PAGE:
The technical-grade fluorine is purified by reacting it with MnF3 to form manganese tetrafluoride. As this stage, and heavy metals present will form involatile complex fluorides, while the HF and O2 are unreactive. Once the MnF3 has been converted, the excess gas is vented for recycling, carrying the remaining gaseous impurities with it. The MnF4 is then heated to 380 °C to release fluorine at purities of up to 99.95%, reforming MnF3, which can be reused.[3][5] By placing two reactors in parallel, the purification process can be made continuous, with one reactor taking in technical fluorine while the other delivers high-grade fluorine.[5] Alternatively, the manganese tetrafluoride can be isolated and transported to where the fluorine is needed, at lower cost and greater safety than pressurized fluorine gas.[3][8]

Fluoromanganate(IV) complexes[edit]

The yellow hexafluoromanganate(2−) of alkali metal and alkaline earth metal cations have been known since 1899, and can be prepared by the fluorination of MnF2 in the presence of the fluoride of the appropriate cation.[12][20][21][22] They are much more stable than manganese tetrafluoride.[13] Potassium hexafluoromanganate(IV), K2MnF6, can also be prepared by the controlled reduction of potassium permanganate in 50% aqueous hydrofluoric acid.[23][24]

2 KMnO4 + 2 KF + 10 HF + 3 H2O2 → 2 K2MnF6 + 8 H2O + 3 O2

The pentafluoromanganate(1−) salts of potassium, rubidium and caesium, MMnF5, can be prepared by fluorination of MMnF3 or by the reaction of [MnF4(py)(H2O)] with MF.[22][24] The lemon-yellow heptafluoromanganate(3−) salts of the same metals, M3MnF7, have also been prepared.[25]

Notes and references[edit]

Notes[edit]

  1. ^ The space group has also been given as R3c (No. 161) or R3c (No. 167); a β-form appears to crystallize in the rhombohedral system.[1]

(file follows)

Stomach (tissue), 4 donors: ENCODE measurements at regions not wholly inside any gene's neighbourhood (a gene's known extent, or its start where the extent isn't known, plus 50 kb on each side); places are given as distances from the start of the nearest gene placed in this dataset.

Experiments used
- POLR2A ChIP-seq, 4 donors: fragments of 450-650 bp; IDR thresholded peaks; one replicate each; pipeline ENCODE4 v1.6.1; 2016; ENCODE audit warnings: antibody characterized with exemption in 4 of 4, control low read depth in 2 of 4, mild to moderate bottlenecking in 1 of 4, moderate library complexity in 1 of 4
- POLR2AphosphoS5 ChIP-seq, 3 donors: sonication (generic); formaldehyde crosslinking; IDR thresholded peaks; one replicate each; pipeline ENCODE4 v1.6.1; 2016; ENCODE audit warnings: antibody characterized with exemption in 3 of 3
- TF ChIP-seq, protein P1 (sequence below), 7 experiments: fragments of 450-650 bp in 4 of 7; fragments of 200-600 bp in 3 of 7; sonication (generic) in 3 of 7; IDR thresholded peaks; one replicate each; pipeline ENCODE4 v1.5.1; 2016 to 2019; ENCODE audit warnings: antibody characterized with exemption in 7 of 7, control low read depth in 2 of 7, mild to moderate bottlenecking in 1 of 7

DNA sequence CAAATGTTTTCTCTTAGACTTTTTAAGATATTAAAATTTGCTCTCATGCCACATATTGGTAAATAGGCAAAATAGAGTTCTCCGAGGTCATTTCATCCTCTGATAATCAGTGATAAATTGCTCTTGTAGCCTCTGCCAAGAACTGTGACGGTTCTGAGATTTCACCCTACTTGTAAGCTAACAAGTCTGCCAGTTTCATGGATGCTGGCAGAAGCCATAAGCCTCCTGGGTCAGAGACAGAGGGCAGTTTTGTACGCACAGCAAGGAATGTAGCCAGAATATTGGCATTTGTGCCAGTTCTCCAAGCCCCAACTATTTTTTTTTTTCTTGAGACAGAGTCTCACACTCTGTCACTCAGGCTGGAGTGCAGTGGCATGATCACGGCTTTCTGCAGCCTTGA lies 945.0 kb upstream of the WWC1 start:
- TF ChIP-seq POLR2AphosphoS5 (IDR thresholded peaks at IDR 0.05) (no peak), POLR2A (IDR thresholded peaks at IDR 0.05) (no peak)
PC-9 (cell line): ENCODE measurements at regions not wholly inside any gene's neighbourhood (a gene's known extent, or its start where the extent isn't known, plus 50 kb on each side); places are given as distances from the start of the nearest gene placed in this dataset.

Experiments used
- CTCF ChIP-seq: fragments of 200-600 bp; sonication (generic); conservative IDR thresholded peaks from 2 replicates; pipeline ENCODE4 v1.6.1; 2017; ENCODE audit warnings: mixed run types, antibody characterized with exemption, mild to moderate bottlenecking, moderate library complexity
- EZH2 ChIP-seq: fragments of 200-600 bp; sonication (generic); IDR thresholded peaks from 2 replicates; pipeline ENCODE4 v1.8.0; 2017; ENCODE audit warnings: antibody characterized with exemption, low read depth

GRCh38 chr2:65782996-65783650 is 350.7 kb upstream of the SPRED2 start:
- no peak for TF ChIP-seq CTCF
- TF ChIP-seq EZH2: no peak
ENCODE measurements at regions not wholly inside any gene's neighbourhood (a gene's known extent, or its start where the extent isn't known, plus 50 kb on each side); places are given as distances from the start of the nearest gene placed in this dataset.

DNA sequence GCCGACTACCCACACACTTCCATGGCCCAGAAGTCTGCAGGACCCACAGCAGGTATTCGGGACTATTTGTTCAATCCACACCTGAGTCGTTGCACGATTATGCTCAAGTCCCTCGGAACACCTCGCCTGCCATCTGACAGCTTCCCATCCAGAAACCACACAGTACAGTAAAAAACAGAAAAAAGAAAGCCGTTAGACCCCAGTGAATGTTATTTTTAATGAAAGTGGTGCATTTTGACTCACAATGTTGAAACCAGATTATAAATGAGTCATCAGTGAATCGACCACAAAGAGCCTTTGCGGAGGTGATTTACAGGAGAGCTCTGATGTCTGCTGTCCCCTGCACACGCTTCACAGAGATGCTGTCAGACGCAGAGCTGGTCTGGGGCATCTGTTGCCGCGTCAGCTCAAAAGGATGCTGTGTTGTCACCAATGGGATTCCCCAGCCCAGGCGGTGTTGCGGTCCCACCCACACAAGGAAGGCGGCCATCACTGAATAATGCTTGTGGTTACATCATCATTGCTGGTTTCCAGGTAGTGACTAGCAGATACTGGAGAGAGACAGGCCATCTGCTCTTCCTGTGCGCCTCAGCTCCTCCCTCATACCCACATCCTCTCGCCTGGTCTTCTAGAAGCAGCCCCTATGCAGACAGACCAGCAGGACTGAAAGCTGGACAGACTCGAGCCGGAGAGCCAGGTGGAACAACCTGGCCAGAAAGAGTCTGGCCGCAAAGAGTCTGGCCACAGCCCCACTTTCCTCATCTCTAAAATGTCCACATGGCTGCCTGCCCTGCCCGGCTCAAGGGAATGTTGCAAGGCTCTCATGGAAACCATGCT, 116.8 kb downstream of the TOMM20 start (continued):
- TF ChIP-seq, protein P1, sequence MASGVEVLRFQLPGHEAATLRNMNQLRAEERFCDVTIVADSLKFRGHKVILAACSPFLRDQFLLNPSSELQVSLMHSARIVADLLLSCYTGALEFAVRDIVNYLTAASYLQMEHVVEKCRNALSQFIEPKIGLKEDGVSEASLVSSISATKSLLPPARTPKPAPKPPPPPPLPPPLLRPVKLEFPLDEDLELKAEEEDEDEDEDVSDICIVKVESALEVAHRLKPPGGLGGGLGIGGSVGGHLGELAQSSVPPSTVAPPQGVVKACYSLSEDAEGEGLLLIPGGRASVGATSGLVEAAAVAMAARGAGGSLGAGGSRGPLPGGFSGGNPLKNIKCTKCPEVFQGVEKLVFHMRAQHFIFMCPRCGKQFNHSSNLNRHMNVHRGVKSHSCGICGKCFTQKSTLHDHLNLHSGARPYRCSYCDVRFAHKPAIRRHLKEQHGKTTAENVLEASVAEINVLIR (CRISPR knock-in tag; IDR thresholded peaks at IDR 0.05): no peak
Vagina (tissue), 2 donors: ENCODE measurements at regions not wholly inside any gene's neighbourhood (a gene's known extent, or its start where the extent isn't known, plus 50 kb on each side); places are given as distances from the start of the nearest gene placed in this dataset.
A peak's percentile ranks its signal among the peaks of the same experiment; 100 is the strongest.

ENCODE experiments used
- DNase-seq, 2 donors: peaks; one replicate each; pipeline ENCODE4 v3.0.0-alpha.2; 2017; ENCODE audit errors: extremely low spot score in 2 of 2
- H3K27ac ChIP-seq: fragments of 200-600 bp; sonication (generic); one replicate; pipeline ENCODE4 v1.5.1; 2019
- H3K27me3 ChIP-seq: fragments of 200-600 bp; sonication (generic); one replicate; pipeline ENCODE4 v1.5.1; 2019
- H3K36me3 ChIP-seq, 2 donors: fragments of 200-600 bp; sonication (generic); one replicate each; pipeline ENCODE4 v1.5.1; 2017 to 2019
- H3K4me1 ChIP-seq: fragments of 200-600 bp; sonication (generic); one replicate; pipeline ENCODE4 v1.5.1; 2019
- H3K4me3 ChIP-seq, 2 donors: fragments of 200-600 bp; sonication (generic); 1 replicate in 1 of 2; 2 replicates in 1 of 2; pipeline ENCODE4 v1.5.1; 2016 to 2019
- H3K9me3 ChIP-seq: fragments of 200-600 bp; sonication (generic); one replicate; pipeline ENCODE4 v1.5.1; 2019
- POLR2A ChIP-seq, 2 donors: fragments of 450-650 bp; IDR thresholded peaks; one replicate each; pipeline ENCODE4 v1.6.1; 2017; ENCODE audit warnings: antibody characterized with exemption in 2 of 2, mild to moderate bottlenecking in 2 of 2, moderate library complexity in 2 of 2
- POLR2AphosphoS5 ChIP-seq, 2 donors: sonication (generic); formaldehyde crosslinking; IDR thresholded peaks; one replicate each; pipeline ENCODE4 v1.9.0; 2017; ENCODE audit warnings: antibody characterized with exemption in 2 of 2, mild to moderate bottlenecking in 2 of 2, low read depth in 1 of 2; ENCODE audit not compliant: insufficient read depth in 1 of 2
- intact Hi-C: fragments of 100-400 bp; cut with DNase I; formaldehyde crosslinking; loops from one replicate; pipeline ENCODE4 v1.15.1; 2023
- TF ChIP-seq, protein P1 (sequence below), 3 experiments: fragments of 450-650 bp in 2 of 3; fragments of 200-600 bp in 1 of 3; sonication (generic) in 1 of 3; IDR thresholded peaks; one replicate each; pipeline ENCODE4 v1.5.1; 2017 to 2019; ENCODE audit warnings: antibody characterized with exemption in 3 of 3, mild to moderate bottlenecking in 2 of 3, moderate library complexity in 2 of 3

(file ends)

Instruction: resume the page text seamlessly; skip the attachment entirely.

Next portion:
2. ^ Reports of the preparation of MnF4 date back to the nineteenth century,[6] but are inconsistent with the now-known chemistry of the genuine compound.
  3. ^ These two results are inconsistent with one another, as ΔrHo would have to be about +80 kJ mol−1 for peq(F2) ≈ 10−9 bar at 298 K, given that the overwhelming contribution to ΔrSo is So(F2) = 202.791(5) J K−1 mol−1.[19] The quoted value of ΔrHo is consistent with most reported decomposition temperatures.

References[edit]

  1. ^ a b c Müller, B. G.; Serafin, M. (1987), "Die Kristallstruktur von Mangantetrafluorid", Z. Naturforsch., B: J. Chem. Sci. 42 (9): 1102–6 .
  2. ^ a b c Hoppe, Rudolf; Dähne, Wolfgang; Klemm, Wilhelm (1961), "Mangantetrafluorid, MnF4", Naturwissenschaften 48 (11): 429, doi:10.1007/BF00621676 .
  3. ^ a b c d e f WO, "Method of manufacturing manganese tetrafluoride", published 2006-03-30 .
  4. ^ Edwards, A. J. (1983), "Solid-State Structures of the Binary Fluorides of the Transition Metals", Adv. Inorg. Chem. Radiochem., Advances in Inorganic Chemistry 27: 83–112, doi:10.1016/S0898-8838(08)60105-1, ISBN 9780120236275 .
  5. ^ a b c d WO, "Process for the purification of elemental fluorine", published 2009-06-18 .
  6. ^ Melville, W. H. (1876), "Contribution towards the History of the Fluorides of Manganese", Proc. Am. Acad. Arts Sci. 12: 228–34, doi:10.2307/25138452, JSTOR 25138452 .
  7. ^ Hoppe, Rudolf; Dähne, Wolfgang; Klemm, Wilhelm (1962), "Mangantetrafluorid mit einem Anhang über LiMnF5 und LiMnF4", Justus Liebigs Ann. Chem. 658 (1): 1–5, doi:10.1002/jlac.19626580102 .
  8. ^ a b WO, "Method for preparing manganese tetrafluoride", published 2009-06-18 .